Del Rosario: Suit vs Xi prompted HK ‘harassment’
Another former high Philippine official who had filed a complaint against Chinese President Xi Jinping in the International Criminal Court (ICC) and a critic of Beijing’s aggressive actions in the South China Sea was denied entry to Hong Kong on Friday.
Former Foreign Secretary Albert del Rosario said he was held for six hours inside an immigration lounge at Hong Kong International Airport despite traveling on a diplomatic passport.
Del Rosario said the action taken by the Hong Kong immigration authorities was “harassment of the first order” for the case against Xi that he and former Ombudsman Conchita Carpio Morales had filed and for his strong stance against Chinese claims over nearly the entire South China Sea.
As foreign secretary, Del Rosario led the filing of an international arbitration case against China in January 2013 challenging the legal basis for Beijing’s expansive claims over the strategic waterway on historical grounds. The move was sparked by a standoff between Filipino and Chinese ships in 2012 in the disputed Panatag (Scarborough) Shoal, which Beijing later effectively seized.
“After holding me for six hours, they are now denying entry. That means that the diplomatic passport is not being honored and they refused to give the reason why,” Del Rosario told the Inquirer by phone as he was being escorted to a Cathay Pacific flight back to Manila shortly before 2 p.m. on Friday.
He said he would “look at options” as his lawyer, Anne Marie Corominas, told Hong Kong authorities that they violated his rights as a diplomatic passport holder under the Vienna Convention, the 1961 treaty which governs diplomatic relations among nations.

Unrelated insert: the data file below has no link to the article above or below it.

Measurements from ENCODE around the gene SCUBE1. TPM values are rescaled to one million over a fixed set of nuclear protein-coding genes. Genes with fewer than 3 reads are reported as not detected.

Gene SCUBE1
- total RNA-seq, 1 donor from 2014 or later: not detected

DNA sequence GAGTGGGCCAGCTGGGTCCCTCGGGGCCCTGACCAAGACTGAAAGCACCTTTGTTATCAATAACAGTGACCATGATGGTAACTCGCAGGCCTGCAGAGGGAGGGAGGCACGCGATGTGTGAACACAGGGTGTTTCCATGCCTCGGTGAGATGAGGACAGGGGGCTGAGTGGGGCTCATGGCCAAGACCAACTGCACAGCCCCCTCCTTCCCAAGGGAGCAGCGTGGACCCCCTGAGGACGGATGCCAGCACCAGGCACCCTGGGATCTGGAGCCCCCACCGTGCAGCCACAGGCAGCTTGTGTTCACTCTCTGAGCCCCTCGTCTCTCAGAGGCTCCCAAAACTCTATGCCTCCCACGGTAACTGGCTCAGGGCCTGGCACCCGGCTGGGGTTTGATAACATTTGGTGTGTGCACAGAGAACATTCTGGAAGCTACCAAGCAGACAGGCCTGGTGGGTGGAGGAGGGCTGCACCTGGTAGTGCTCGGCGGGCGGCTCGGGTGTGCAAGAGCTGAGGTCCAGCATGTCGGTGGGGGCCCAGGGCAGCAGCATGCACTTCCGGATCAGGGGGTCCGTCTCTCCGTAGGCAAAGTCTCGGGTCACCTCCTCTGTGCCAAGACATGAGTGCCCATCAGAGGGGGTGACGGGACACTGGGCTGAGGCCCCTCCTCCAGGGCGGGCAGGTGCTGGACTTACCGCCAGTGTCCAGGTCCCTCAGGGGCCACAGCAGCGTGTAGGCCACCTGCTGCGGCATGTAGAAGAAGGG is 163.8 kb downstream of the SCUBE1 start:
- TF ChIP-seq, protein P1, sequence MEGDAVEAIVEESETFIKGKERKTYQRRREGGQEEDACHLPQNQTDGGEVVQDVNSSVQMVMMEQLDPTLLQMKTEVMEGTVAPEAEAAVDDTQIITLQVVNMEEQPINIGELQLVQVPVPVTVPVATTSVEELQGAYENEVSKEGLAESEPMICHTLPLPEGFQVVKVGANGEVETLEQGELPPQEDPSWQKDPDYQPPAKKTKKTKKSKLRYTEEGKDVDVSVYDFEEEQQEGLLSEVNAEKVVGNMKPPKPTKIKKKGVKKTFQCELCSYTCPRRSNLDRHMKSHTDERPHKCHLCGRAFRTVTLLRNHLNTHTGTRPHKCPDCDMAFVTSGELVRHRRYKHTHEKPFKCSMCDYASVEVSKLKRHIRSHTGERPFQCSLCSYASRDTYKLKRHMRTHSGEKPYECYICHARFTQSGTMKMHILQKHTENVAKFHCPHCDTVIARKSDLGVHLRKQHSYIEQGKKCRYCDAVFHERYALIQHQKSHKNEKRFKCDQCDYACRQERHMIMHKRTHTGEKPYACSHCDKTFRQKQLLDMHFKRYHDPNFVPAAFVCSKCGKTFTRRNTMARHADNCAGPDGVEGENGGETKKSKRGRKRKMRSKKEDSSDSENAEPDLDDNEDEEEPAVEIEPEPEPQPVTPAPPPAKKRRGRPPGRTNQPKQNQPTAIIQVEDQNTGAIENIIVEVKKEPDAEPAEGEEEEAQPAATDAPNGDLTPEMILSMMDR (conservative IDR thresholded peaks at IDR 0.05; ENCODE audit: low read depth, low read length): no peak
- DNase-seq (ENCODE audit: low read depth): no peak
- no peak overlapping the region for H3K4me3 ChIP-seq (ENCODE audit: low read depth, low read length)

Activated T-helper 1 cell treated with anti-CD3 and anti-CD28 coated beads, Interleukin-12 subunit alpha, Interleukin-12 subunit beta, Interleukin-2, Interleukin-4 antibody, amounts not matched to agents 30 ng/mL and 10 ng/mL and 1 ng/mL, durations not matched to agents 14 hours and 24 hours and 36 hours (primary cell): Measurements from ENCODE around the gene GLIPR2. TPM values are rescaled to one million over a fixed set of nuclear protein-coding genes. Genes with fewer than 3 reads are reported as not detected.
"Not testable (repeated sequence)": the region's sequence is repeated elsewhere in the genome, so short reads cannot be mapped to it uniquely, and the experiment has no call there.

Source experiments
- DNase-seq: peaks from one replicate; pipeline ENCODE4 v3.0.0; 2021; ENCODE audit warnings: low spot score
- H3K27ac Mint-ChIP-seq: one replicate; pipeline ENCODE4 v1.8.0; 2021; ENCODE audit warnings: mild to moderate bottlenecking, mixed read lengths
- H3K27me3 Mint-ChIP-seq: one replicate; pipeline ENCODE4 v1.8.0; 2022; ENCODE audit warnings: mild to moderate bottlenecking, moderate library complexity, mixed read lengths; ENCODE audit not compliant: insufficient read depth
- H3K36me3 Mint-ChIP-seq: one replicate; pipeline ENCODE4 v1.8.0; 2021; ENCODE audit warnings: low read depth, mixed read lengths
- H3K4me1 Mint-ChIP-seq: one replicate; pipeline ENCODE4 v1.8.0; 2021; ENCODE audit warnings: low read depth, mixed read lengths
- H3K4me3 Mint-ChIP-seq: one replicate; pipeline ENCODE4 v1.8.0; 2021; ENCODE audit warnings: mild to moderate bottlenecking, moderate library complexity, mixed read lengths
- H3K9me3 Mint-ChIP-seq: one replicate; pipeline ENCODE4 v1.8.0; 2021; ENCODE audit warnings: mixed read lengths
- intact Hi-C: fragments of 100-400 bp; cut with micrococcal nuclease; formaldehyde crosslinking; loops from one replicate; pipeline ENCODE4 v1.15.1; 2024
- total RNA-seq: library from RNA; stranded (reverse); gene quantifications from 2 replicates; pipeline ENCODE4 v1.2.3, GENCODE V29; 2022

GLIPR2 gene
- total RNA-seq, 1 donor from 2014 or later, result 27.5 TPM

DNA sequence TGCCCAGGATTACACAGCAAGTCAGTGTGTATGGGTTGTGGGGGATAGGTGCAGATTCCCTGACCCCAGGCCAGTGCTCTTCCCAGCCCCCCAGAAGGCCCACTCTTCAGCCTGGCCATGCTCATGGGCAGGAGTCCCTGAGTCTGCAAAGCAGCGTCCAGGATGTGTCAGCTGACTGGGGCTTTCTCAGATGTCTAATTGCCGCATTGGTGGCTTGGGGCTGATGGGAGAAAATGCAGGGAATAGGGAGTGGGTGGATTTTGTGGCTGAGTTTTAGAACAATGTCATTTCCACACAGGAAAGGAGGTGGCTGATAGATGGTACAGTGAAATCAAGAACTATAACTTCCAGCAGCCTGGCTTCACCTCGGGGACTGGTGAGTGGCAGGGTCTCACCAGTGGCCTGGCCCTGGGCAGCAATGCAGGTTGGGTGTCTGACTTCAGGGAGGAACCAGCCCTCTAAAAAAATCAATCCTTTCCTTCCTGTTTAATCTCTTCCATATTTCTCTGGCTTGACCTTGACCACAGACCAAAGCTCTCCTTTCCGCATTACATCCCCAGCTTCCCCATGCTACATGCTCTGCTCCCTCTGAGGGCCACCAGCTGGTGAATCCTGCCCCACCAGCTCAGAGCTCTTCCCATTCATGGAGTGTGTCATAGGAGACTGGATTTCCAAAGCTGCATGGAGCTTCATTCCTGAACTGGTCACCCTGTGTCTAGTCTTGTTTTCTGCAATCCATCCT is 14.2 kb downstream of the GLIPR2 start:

“I also received a suggestion from the DFA (Department of Foreign Affairs) on the possibility of protesting the failure of Hong Kong authorities to respect the diplomatic passport,” he told reporters upon his arrival at Ninoy Aquino International Airport (Naia).
In a reprise of what happened to Morales who was also barred entry to Hong Kong on May 21 for being a “security threat,” Del Rosario was held by immigration officers shortly after he arrived at 7:40 a.m. on a Cathay Pacific flight from Manila.
He was supposed to attend board and shareholders meetings of the Hong Kong-based First Pacific Company. He was scheduled to return to Manila later in the evening.
Del Rosario, who was accompanied by officials from the Philippine consulate, sounded calm and composed as he updated the Inquirer on his condition.
“It is now four hours and still here. No explanation. Clearly looks like harassment of the first order,” Del Rosario said.
No reason given
He said he had informed the DFA about his trip and the Philippine consulate relayed this to Hong Kong authorities.
During the entire time he was held, he wasn’t told the reason for his detention and denial of entry.
“They said they are checking my case. So we asked what case, the response is their immigration head is checking on my case. Asked what case, they said that is what they are rechecking,” Del Rosario told the Inquirer.
He said he travels to Hong Kong about six times a year to attend business meetings and it was his first time to be refused entry.